In an interview with the Armnews TV channel aired late on Monday, Sarkisian also accused Armenia’s current leadership of badly mishandling the Karabakh peace process and making the autumn war with Azerbaijan inevitable. He said it refused further talks on the so-called Madrid Principles of the conflict’s resolution which were first put forward by the U.S., Russian and French co-chairs of the OSCE Minsk Group in 2007.
Details of the proposed framework peace accord have been repeatedly modified by the mediators. One of its versions was presented to the conflicting sides in 2016 by Russian Foreign Minister Sergei Lavrov on behalf of the three co-chair nations.
“I was not just ready to sign it,” said Sarkisian. “I agreed to remain [in power as] Armenia’s prime minister in order to implement that variant.
“And I was not going to sign it secretly … I’m not saying that we would have put it on a referendum. But we would have made it the subject of a big and heated public debate. I was not sure that the majority of the public will support it.”
The Madrid Principles called for a phased settlement that would start with a gradual liberation of virtually all seven districts around Karabakh occupied by Karabakh Armenian forces in the early 1990s. In return, Karabakh would receive an internationally recognized interim status. The disputed territory’s final status would be determined in a future referendum.
Prime Minister Nikol Pashinian has repeatedly criticized this peace plan, saying that it was hardly a more attractive alternative to the war that broke out in late September and left at least 3,500 Armenian soldiers dead. He has said that the mediators offered the Armenian side very little in exchange for territorial concessions to Azerbaijan.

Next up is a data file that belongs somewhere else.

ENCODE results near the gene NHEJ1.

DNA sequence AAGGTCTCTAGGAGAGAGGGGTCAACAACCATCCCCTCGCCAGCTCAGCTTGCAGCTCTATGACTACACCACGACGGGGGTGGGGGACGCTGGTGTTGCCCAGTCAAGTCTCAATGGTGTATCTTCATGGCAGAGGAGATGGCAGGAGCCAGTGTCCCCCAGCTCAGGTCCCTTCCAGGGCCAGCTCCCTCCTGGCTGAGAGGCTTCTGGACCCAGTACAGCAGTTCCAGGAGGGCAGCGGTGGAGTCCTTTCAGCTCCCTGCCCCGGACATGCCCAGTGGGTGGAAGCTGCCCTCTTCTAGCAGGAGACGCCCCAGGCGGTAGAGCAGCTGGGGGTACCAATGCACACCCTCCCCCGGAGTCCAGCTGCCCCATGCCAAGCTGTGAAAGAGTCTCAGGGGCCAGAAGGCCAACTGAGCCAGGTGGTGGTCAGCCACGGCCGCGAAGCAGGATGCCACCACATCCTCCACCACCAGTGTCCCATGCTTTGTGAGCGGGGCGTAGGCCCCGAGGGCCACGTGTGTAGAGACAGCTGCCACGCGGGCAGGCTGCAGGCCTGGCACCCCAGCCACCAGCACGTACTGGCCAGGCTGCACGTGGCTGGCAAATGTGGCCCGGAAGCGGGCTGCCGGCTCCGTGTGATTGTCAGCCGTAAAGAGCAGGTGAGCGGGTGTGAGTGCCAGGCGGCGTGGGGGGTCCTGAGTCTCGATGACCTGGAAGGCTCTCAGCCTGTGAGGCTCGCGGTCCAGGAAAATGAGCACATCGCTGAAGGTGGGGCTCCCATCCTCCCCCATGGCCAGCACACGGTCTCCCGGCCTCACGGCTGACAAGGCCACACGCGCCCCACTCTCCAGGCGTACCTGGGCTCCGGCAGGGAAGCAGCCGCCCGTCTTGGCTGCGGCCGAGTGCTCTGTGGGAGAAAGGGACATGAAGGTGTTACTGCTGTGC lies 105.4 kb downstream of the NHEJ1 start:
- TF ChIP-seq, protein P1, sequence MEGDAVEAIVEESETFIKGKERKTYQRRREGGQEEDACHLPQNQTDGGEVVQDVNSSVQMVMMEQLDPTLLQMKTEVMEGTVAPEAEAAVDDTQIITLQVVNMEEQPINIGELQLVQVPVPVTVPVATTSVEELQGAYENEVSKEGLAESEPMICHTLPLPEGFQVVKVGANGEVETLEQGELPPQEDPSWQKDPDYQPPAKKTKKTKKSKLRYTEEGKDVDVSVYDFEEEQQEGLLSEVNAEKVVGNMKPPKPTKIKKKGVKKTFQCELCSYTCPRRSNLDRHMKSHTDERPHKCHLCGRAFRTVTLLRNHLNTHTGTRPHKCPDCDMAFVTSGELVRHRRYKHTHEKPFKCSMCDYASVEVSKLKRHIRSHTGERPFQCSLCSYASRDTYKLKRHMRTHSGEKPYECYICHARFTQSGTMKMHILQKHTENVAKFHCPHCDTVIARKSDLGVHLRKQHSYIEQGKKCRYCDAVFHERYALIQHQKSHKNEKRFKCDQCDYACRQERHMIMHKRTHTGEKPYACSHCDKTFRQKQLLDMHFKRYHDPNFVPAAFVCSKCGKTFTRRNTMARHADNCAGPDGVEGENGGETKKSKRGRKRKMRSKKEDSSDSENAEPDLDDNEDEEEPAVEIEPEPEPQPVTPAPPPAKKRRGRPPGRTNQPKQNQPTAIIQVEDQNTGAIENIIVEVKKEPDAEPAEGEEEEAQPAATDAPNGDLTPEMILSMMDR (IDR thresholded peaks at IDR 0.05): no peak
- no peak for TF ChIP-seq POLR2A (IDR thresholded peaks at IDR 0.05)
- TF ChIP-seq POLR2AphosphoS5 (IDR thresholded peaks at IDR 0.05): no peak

A senior lawmaker representing Pashinian’s My Step bloc reaffirmed that critical assessment of the Minsk Group’s peace proposals when he reacted to Sarkisian’s televised remarks on Tuesday. Ruben Rubinian said the country’s former leadership cannot accuse the current government of “surrendering lands” to Azerbaijan because it itself favored a “lands-for-peace” formula.
During the six-week war Baku recaptured three of the seven districts as well as Karabakh’s southern Hadrut district and the strategic town of Shushi (Shusha). It also regained control of the four other districts after the hostilities were stopped by a Russian-mediated ceasefire on November 10.
Virtually all Armenian opposition groups have blamed Pashinian for the Armenian side’s defeat and demanded that he resign and hand over power to an interim government that would hold fresh parliamentary elections. Pashinian has rejected the opposition demands backed by President Armen Sarkissian.
Serzh Sarkisian tried to hold on to power after engineering Armenia’s transition to a parliamentary system of government at the end of his second and final presidential term. He became prime minister in April 2018 only to step down several days later amid mass protests led by Pashinian.
Sarkisian made his first extensive public comments on those dramatic events in the interview with Armnews. He said he did not order security forces to break up the nationwide protests because he wanted to avoid bloodshed and unfavorable developments in the Karabakh conflict.
The 66-year-old ex-president also admitted that he did not expect his bid to extend his rule to cause such a popular backlash. “Nobody could predict that that [protest] movement will follow such a course,” he said.
Sarkisian remains the chairman of the former ruling Republican Party of Armenia (HHK). The HHK is part of a recently formed opposition alliance trying to force Pashinian to resign. The alliance, called the Homeland Salvation Movement, is scheduled to resume anti-government rallies in Yerevan on February 20.